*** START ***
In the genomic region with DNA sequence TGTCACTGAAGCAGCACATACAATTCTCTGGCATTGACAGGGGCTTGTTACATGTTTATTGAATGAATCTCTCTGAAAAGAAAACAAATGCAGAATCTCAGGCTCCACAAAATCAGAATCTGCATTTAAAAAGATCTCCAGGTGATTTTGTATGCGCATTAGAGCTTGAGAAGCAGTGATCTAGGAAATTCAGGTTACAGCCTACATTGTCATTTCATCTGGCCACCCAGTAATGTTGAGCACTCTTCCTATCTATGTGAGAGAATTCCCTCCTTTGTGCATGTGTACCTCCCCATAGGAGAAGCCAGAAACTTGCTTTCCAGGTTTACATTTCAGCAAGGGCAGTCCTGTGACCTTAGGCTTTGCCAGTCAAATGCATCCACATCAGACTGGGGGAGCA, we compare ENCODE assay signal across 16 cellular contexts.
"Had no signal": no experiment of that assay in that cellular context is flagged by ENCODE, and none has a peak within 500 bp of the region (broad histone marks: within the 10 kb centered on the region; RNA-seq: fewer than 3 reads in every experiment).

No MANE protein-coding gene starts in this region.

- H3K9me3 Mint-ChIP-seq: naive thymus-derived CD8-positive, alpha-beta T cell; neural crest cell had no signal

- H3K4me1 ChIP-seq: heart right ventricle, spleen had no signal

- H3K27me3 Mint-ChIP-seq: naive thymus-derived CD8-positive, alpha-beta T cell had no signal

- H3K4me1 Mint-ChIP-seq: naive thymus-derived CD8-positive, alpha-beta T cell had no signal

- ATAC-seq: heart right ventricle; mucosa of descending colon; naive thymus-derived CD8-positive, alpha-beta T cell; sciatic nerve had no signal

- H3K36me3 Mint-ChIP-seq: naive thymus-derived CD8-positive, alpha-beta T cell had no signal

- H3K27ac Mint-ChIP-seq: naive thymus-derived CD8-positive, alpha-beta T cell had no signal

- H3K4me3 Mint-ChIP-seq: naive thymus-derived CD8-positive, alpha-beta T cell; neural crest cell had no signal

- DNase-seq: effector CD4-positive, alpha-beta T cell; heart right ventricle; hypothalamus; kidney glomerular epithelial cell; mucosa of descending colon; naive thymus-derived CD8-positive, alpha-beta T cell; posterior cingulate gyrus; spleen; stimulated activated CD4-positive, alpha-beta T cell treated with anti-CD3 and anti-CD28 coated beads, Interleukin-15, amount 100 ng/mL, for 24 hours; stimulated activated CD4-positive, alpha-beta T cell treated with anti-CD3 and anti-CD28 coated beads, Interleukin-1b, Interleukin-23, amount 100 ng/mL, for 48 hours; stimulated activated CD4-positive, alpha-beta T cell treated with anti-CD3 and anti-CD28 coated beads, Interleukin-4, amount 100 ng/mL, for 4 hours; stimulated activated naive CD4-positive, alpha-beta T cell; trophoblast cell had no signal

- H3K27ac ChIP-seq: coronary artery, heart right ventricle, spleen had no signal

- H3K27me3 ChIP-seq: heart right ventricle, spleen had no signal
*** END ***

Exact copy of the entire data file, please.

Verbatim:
In the genomic region with DNA sequence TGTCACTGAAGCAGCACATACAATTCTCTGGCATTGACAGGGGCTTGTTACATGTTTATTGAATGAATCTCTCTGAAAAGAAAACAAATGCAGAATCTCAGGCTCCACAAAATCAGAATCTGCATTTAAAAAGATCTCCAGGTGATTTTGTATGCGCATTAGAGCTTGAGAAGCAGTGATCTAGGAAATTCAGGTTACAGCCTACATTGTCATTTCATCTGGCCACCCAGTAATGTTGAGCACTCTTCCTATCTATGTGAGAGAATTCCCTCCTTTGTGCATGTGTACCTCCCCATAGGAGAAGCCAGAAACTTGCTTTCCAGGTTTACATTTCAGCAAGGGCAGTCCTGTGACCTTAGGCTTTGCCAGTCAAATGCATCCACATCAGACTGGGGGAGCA, we compare ENCODE assay signal across 16 cellular contexts.
"Had no signal": no experiment of that assay in that cellular context is flagged by ENCODE, and none has a peak within 500 bp of the region (broad histone marks: within the 10 kb centered on the region; RNA-seq: fewer than 3 reads in every experiment).

No MANE protein-coding gene starts in this region.

- H3K9me3 Mint-ChIP-seq: naive thymus-derived CD8-positive, alpha-beta T cell; neural crest cell had no signal

- H3K4me1 ChIP-seq: heart right ventricle, spleen had no signal

- H3K27me3 Mint-ChIP-seq: naive thymus-derived CD8-positive, alpha-beta T cell had no signal

- H3K4me1 Mint-ChIP-seq: naive thymus-derived CD8-positive, alpha-beta T cell had no signal

- ATAC-seq: heart right ventricle; mucosa of descending colon; naive thymus-derived CD8-positive, alpha-beta T cell; sciatic nerve had no signal

- H3K36me3 Mint-ChIP-seq: naive thymus-derived CD8-positive, alpha-beta T cell had no signal

- H3K27ac Mint-ChIP-seq: naive thymus-derived CD8-positive, alpha-beta T cell had no signal

- H3K4me3 Mint-ChIP-seq: naive thymus-derived CD8-positive, alpha-beta T cell; neural crest cell had no signal

- DNase-seq: effector CD4-positive, alpha-beta T cell; heart right ventricle; hypothalamus; kidney glomerular epithelial cell; mucosa of descending colon; naive thymus-derived CD8-positive, alpha-beta T cell; posterior cingulate gyrus; spleen; stimulated activated CD4-positive, alpha-beta T cell treated with anti-CD3 and anti-CD28 coated beads, Interleukin-15, amount 100 ng/mL, for 24 hours; stimulated activated CD4-positive, alpha-beta T cell treated with anti-CD3 and anti-CD28 coated beads, Interleukin-1b, Interleukin-23, amount 100 ng/mL, for 48 hours; stimulated activated CD4-positive, alpha-beta T cell treated with anti-CD3 and anti-CD28 coated beads, Interleukin-4, amount 100 ng/mL, for 4 hours; stimulated activated naive CD4-positive, alpha-beta T cell; trophoblast cell had no signal

- H3K27ac ChIP-seq: coronary artery, heart right ventricle, spleen had no signal

- H3K27me3 ChIP-seq: heart right ventricle, spleen had no signal